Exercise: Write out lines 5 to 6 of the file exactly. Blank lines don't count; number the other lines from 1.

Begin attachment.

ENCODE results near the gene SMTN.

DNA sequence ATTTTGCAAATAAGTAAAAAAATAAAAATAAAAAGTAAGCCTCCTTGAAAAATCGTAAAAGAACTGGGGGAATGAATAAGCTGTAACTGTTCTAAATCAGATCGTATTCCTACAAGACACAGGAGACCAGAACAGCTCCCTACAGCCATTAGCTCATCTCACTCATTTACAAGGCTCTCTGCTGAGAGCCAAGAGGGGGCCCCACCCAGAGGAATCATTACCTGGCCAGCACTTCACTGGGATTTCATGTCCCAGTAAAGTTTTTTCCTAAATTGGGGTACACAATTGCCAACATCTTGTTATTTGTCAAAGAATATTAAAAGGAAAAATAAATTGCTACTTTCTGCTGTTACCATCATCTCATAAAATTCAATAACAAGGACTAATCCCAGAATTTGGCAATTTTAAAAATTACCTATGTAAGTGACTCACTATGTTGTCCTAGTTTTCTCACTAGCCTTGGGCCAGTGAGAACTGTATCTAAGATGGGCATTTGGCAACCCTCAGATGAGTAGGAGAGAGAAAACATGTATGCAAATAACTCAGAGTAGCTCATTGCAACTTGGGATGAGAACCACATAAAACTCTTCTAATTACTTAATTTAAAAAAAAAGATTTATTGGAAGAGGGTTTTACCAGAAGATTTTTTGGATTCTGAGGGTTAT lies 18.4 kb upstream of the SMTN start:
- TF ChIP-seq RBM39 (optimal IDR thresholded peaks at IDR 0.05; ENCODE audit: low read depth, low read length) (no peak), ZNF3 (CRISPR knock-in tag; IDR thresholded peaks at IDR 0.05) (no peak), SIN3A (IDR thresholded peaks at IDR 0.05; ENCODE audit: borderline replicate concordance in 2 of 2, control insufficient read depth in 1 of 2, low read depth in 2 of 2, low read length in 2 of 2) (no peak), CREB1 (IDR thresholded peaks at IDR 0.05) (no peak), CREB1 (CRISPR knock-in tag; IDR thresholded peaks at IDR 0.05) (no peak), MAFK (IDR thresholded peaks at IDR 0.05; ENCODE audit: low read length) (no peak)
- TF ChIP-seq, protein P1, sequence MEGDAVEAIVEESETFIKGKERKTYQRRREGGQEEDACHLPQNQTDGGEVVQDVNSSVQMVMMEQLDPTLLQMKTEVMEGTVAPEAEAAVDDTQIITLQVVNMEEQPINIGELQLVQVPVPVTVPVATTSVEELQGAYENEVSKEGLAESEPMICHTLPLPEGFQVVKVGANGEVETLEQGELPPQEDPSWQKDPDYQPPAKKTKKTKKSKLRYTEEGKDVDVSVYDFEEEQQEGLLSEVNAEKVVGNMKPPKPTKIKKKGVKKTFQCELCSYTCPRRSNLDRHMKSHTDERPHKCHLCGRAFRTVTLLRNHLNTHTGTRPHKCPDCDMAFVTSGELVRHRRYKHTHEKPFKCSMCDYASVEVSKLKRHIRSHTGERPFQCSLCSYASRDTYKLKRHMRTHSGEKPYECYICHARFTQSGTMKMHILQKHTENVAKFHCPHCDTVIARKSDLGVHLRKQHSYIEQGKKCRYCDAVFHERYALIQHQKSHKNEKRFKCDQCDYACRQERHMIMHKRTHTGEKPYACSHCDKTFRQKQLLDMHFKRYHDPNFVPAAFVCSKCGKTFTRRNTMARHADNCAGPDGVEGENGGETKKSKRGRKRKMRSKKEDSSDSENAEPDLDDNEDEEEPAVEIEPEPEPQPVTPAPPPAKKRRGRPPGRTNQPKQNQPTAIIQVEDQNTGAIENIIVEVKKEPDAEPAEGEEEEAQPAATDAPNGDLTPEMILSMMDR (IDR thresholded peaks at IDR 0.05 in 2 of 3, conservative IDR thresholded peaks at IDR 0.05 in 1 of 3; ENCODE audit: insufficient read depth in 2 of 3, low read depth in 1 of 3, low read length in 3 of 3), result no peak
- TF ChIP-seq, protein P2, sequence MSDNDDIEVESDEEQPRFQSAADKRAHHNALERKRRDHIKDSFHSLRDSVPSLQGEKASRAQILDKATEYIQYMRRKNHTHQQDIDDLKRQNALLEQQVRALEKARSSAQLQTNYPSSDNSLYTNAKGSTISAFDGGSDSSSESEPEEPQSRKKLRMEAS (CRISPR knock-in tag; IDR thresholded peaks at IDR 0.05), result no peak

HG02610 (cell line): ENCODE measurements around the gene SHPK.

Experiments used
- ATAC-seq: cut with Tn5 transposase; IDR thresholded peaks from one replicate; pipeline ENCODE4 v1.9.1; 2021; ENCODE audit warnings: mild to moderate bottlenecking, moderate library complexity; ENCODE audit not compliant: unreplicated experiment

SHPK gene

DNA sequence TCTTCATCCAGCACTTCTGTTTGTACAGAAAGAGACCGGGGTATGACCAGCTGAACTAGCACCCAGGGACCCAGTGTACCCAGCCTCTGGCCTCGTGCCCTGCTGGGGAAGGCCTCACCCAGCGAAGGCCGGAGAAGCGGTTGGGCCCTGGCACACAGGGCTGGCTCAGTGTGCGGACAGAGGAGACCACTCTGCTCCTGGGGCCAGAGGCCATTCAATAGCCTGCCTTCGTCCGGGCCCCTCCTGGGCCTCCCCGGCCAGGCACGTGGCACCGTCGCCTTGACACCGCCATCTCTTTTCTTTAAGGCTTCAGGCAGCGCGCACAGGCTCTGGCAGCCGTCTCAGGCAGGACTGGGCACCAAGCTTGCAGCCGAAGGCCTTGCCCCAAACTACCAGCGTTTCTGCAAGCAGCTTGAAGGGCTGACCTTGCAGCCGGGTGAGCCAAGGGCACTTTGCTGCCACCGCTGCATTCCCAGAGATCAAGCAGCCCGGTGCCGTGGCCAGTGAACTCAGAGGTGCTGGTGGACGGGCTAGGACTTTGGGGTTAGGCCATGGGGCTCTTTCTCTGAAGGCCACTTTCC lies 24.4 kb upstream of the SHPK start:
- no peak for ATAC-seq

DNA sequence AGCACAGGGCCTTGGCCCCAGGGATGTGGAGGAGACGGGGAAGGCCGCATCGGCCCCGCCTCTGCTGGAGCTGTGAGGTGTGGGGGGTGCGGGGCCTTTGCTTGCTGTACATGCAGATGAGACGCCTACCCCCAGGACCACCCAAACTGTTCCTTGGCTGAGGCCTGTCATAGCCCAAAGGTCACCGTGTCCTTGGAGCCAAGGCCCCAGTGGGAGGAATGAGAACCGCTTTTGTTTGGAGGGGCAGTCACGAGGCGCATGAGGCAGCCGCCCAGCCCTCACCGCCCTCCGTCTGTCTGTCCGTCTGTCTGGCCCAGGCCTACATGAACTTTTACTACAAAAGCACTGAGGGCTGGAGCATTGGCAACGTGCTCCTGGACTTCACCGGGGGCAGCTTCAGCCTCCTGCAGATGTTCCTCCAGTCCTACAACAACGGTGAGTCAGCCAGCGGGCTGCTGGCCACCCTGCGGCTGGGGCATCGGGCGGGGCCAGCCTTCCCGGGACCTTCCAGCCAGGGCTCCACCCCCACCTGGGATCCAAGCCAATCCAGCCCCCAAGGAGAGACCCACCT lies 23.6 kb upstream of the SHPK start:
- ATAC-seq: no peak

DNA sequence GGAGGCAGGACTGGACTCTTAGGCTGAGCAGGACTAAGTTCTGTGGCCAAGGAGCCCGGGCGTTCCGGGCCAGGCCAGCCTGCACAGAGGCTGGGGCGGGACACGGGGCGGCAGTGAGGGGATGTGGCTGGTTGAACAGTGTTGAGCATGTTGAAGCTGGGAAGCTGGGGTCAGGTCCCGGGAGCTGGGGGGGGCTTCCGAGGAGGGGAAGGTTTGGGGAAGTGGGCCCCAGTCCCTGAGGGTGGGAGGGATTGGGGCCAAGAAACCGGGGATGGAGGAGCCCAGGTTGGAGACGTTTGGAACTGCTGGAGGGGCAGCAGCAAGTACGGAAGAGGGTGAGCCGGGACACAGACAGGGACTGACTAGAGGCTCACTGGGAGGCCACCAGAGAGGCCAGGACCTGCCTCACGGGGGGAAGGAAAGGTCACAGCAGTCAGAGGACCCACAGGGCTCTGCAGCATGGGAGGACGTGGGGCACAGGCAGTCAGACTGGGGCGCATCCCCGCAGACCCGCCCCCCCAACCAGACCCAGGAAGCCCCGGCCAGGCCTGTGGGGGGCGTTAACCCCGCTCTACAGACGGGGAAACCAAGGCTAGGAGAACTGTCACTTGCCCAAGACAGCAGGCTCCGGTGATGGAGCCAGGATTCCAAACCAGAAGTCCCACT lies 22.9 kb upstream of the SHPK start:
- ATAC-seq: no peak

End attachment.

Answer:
- TF ChIP-seq, protein P2, sequence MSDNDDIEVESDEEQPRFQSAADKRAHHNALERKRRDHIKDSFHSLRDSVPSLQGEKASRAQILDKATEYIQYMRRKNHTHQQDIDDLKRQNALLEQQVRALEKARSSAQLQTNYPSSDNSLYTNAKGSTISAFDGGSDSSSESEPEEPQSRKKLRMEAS (CRISPR knock-in tag; IDR thresholded peaks at IDR 0.05), result no peak

HG02610 (cell line): ENCODE measurements around the gene SHPK.